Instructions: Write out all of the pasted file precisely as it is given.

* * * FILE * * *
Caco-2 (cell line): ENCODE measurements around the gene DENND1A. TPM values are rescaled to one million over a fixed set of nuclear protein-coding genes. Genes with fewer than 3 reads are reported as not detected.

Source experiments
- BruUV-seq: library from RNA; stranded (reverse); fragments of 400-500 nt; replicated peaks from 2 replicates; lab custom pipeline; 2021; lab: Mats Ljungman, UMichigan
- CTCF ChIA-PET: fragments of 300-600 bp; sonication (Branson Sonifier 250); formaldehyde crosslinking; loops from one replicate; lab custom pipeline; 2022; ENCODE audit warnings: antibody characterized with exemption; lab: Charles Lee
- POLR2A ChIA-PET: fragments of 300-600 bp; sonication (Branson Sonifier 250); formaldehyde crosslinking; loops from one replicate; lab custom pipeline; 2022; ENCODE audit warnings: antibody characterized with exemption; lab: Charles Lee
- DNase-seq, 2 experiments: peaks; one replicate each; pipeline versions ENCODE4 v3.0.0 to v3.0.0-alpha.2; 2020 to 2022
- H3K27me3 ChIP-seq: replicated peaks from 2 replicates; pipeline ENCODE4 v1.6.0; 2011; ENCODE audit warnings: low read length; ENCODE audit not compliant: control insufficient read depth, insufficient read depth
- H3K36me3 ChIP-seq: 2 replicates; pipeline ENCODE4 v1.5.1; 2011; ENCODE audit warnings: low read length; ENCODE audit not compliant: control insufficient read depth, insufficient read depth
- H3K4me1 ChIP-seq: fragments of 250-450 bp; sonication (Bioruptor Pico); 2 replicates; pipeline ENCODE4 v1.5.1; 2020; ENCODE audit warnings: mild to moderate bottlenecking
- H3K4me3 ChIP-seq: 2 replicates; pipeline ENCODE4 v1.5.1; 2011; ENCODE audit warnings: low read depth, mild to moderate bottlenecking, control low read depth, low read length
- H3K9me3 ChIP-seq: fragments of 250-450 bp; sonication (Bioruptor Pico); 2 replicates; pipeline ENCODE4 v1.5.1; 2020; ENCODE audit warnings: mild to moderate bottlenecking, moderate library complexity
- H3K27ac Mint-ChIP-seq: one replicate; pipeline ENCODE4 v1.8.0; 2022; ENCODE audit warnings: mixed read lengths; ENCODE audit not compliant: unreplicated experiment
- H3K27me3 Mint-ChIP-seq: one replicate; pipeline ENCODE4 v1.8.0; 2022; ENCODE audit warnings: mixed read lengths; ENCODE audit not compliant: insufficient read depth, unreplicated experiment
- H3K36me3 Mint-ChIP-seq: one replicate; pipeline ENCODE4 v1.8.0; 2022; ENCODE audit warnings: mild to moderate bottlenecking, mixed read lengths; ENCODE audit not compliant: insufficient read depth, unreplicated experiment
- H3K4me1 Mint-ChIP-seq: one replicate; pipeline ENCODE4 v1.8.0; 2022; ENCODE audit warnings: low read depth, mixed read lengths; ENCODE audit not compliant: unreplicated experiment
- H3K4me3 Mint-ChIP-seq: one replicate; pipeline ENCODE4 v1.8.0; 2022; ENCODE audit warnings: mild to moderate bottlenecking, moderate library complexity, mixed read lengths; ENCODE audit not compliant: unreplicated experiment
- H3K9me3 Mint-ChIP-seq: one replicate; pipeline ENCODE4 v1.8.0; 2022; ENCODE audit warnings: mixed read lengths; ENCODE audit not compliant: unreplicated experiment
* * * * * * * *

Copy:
Caco-2 (cell line): ENCODE measurements around the gene DENND1A. TPM values are rescaled to one million over a fixed set of nuclear protein-coding genes. Genes with fewer than 3 reads are reported as not detected.

Source experiments
- BruUV-seq: library from RNA; stranded (reverse); fragments of 400-500 nt; replicated peaks from 2 replicates; lab custom pipeline; 2021; lab: Mats Ljungman, UMichigan
- CTCF ChIA-PET: fragments of 300-600 bp; sonication (Branson Sonifier 250); formaldehyde crosslinking; loops from one replicate; lab custom pipeline; 2022; ENCODE audit warnings: antibody characterized with exemption; lab: Charles Lee
- POLR2A ChIA-PET: fragments of 300-600 bp; sonication (Branson Sonifier 250); formaldehyde crosslinking; loops from one replicate; lab custom pipeline; 2022; ENCODE audit warnings: antibody characterized with exemption; lab: Charles Lee
- DNase-seq, 2 experiments: peaks; one replicate each; pipeline versions ENCODE4 v3.0.0 to v3.0.0-alpha.2; 2020 to 2022
- H3K27me3 ChIP-seq: replicated peaks from 2 replicates; pipeline ENCODE4 v1.6.0; 2011; ENCODE audit warnings: low read length; ENCODE audit not compliant: control insufficient read depth, insufficient read depth
- H3K36me3 ChIP-seq: 2 replicates; pipeline ENCODE4 v1.5.1; 2011; ENCODE audit warnings: low read length; ENCODE audit not compliant: control insufficient read depth, insufficient read depth
- H3K4me1 ChIP-seq: fragments of 250-450 bp; sonication (Bioruptor Pico); 2 replicates; pipeline ENCODE4 v1.5.1; 2020; ENCODE audit warnings: mild to moderate bottlenecking
- H3K4me3 ChIP-seq: 2 replicates; pipeline ENCODE4 v1.5.1; 2011; ENCODE audit warnings: low read depth, mild to moderate bottlenecking, control low read depth, low read length
- H3K9me3 ChIP-seq: fragments of 250-450 bp; sonication (Bioruptor Pico); 2 replicates; pipeline ENCODE4 v1.5.1; 2020; ENCODE audit warnings: mild to moderate bottlenecking, moderate library complexity
- H3K27ac Mint-ChIP-seq: one replicate; pipeline ENCODE4 v1.8.0; 2022; ENCODE audit warnings: mixed read lengths; ENCODE audit not compliant: unreplicated experiment
- H3K27me3 Mint-ChIP-seq: one replicate; pipeline ENCODE4 v1.8.0; 2022; ENCODE audit warnings: mixed read lengths; ENCODE audit not compliant: insufficient read depth, unreplicated experiment
- H3K36me3 Mint-ChIP-seq: one replicate; pipeline ENCODE4 v1.8.0; 2022; ENCODE audit warnings: mild to moderate bottlenecking, mixed read lengths; ENCODE audit not compliant: insufficient read depth, unreplicated experiment
- H3K4me1 Mint-ChIP-seq: one replicate; pipeline ENCODE4 v1.8.0; 2022; ENCODE audit warnings: low read depth, mixed read lengths; ENCODE audit not compliant: unreplicated experiment
- H3K4me3 Mint-ChIP-seq: one replicate; pipeline ENCODE4 v1.8.0; 2022; ENCODE audit warnings: mild to moderate bottlenecking, moderate library complexity, mixed read lengths; ENCODE audit not compliant: unreplicated experiment
- H3K9me3 Mint-ChIP-seq: one replicate; pipeline ENCODE4 v1.8.0; 2022; ENCODE audit warnings: mixed read lengths; ENCODE audit not compliant: unreplicated experiment